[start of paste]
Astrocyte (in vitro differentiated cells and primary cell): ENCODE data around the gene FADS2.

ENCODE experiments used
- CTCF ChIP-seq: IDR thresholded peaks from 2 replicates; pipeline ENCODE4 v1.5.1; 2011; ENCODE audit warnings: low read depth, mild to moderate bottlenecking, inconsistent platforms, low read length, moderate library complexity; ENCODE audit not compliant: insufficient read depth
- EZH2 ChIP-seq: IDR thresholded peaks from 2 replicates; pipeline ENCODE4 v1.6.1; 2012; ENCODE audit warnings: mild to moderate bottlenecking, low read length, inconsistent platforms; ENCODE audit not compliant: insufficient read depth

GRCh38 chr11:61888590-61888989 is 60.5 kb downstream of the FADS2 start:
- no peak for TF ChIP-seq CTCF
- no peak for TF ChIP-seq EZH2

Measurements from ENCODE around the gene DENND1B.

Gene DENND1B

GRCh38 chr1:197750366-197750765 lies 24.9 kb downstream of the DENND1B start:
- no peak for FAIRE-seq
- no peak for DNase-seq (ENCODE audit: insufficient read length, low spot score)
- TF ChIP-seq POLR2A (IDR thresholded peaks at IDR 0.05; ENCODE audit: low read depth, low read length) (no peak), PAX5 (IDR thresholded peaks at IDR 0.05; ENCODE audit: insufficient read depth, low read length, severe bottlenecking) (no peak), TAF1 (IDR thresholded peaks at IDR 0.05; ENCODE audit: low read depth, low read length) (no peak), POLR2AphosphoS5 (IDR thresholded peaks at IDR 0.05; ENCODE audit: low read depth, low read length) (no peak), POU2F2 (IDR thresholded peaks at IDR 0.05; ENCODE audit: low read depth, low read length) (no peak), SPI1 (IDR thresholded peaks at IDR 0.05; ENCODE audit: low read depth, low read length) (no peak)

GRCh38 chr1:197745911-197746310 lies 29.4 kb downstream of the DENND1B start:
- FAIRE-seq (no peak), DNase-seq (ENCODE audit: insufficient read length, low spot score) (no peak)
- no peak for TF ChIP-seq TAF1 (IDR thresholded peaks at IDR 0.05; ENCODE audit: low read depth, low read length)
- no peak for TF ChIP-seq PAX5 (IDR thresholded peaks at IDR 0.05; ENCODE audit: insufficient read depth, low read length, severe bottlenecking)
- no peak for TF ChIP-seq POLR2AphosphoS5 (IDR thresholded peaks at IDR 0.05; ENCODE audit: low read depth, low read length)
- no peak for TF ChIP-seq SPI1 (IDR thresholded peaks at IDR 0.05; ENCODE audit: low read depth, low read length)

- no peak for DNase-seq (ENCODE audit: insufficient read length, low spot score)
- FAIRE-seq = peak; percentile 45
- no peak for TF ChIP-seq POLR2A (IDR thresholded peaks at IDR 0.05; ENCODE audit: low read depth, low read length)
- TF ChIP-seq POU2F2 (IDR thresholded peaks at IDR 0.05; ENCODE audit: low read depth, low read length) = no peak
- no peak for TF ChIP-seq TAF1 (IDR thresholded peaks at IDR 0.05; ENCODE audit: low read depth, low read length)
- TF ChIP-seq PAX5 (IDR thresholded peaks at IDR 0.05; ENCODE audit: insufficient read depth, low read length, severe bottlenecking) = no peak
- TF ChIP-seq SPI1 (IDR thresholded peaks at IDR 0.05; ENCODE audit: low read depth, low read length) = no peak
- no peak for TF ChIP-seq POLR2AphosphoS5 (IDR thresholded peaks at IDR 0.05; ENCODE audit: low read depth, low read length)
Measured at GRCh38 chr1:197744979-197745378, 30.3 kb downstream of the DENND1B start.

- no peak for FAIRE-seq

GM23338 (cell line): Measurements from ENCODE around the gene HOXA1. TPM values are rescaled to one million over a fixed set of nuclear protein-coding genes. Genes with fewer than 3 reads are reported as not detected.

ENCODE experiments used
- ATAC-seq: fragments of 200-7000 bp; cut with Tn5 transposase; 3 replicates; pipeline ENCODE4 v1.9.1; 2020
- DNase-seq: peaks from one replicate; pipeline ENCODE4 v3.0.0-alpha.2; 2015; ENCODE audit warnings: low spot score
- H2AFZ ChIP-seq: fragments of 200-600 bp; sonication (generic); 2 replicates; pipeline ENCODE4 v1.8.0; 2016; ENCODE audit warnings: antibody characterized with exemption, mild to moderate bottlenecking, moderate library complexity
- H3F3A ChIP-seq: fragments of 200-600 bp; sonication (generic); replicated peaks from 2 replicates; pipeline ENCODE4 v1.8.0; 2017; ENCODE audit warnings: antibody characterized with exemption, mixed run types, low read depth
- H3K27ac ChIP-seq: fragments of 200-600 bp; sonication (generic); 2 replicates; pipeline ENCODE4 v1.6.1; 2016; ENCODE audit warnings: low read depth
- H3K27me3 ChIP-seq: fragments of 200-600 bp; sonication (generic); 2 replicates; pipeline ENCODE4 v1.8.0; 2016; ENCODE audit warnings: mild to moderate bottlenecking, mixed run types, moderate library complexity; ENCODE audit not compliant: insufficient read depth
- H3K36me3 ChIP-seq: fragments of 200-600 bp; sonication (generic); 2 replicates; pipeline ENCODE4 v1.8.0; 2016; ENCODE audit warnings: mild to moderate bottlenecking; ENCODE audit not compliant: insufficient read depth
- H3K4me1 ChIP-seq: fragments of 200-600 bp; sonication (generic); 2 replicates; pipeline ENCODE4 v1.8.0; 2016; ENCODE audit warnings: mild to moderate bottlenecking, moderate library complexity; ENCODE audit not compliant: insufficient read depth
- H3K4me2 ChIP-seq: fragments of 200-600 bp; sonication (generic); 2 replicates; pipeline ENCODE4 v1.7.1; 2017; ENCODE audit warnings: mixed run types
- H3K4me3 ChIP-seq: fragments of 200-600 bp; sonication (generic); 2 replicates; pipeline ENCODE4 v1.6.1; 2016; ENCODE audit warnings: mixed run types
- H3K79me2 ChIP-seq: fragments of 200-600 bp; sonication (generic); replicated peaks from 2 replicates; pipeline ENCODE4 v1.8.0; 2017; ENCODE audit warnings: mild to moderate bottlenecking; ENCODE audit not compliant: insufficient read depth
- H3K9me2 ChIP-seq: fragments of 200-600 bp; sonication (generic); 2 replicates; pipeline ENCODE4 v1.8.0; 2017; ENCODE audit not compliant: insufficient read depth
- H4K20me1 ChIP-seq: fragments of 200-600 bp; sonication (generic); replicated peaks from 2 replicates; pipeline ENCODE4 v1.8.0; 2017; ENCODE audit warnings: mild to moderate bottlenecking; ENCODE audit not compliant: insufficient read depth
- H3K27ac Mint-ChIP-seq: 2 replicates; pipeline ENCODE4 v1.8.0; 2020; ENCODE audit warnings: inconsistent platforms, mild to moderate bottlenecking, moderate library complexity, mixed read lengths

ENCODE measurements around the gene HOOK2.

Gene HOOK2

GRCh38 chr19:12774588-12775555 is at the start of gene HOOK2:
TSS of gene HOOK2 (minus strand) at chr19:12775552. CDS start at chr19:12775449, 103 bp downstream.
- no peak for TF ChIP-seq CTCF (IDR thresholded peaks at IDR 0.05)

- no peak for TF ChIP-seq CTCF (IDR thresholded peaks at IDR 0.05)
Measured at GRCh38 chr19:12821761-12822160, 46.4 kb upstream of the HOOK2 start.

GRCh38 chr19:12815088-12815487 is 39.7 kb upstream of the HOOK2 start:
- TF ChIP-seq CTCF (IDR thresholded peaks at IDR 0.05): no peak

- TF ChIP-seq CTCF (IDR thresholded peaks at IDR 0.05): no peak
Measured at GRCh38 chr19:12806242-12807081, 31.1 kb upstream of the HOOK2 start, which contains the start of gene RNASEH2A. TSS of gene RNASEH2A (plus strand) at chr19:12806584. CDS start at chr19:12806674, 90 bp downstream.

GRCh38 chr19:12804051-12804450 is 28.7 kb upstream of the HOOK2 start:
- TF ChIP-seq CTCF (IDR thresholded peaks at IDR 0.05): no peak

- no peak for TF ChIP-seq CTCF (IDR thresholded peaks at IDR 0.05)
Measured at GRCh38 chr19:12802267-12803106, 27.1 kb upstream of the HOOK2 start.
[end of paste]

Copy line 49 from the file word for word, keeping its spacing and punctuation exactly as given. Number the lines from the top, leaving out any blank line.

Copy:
TSS of gene HOOK2 (minus strand) at chr19:12775552. CDS start at chr19:12775449, 103 bp downstream.